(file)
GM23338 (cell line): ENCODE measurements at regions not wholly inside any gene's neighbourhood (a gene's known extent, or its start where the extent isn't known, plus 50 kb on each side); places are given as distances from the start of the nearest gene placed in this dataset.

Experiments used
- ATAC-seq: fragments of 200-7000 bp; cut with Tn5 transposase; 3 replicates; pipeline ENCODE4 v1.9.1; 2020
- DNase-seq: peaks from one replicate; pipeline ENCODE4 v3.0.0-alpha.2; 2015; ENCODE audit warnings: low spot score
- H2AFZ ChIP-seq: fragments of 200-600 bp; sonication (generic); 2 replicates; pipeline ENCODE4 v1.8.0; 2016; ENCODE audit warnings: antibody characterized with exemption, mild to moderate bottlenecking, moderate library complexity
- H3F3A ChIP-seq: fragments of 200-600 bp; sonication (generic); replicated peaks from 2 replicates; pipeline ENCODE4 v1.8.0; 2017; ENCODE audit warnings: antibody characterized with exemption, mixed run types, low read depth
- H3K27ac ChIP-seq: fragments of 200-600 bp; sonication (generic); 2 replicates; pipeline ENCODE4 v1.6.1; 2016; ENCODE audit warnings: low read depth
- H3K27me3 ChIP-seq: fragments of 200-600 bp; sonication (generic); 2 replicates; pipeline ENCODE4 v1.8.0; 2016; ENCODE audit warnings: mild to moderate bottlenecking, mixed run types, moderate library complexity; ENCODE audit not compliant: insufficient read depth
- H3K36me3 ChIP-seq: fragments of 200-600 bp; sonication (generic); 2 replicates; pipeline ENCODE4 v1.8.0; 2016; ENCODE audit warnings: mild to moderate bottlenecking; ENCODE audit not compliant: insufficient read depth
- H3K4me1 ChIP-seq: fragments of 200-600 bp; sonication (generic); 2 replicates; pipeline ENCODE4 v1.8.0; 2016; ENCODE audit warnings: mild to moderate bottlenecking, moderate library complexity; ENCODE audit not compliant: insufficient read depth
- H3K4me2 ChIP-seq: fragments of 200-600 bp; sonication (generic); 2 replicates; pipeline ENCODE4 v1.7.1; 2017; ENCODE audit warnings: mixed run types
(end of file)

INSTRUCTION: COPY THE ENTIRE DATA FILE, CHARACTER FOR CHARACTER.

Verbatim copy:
GM23338 (cell line): ENCODE measurements at regions not wholly inside any gene's neighbourhood (a gene's known extent, or its start where the extent isn't known, plus 50 kb on each side); places are given as distances from the start of the nearest gene placed in this dataset.

Experiments used
- ATAC-seq: fragments of 200-7000 bp; cut with Tn5 transposase; 3 replicates; pipeline ENCODE4 v1.9.1; 2020
- DNase-seq: peaks from one replicate; pipeline ENCODE4 v3.0.0-alpha.2; 2015; ENCODE audit warnings: low spot score
- H2AFZ ChIP-seq: fragments of 200-600 bp; sonication (generic); 2 replicates; pipeline ENCODE4 v1.8.0; 2016; ENCODE audit warnings: antibody characterized with exemption, mild to moderate bottlenecking, moderate library complexity
- H3F3A ChIP-seq: fragments of 200-600 bp; sonication (generic); replicated peaks from 2 replicates; pipeline ENCODE4 v1.8.0; 2017; ENCODE audit warnings: antibody characterized with exemption, mixed run types, low read depth
- H3K27ac ChIP-seq: fragments of 200-600 bp; sonication (generic); 2 replicates; pipeline ENCODE4 v1.6.1; 2016; ENCODE audit warnings: low read depth
- H3K27me3 ChIP-seq: fragments of 200-600 bp; sonication (generic); 2 replicates; pipeline ENCODE4 v1.8.0; 2016; ENCODE audit warnings: mild to moderate bottlenecking, mixed run types, moderate library complexity; ENCODE audit not compliant: insufficient read depth
- H3K36me3 ChIP-seq: fragments of 200-600 bp; sonication (generic); 2 replicates; pipeline ENCODE4 v1.8.0; 2016; ENCODE audit warnings: mild to moderate bottlenecking; ENCODE audit not compliant: insufficient read depth
- H3K4me1 ChIP-seq: fragments of 200-600 bp; sonication (generic); 2 replicates; pipeline ENCODE4 v1.8.0; 2016; ENCODE audit warnings: mild to moderate bottlenecking, moderate library complexity; ENCODE audit not compliant: insufficient read depth
- H3K4me2 ChIP-seq: fragments of 200-600 bp; sonication (generic); 2 replicates; pipeline ENCODE4 v1.7.1; 2017; ENCODE audit warnings: mixed run types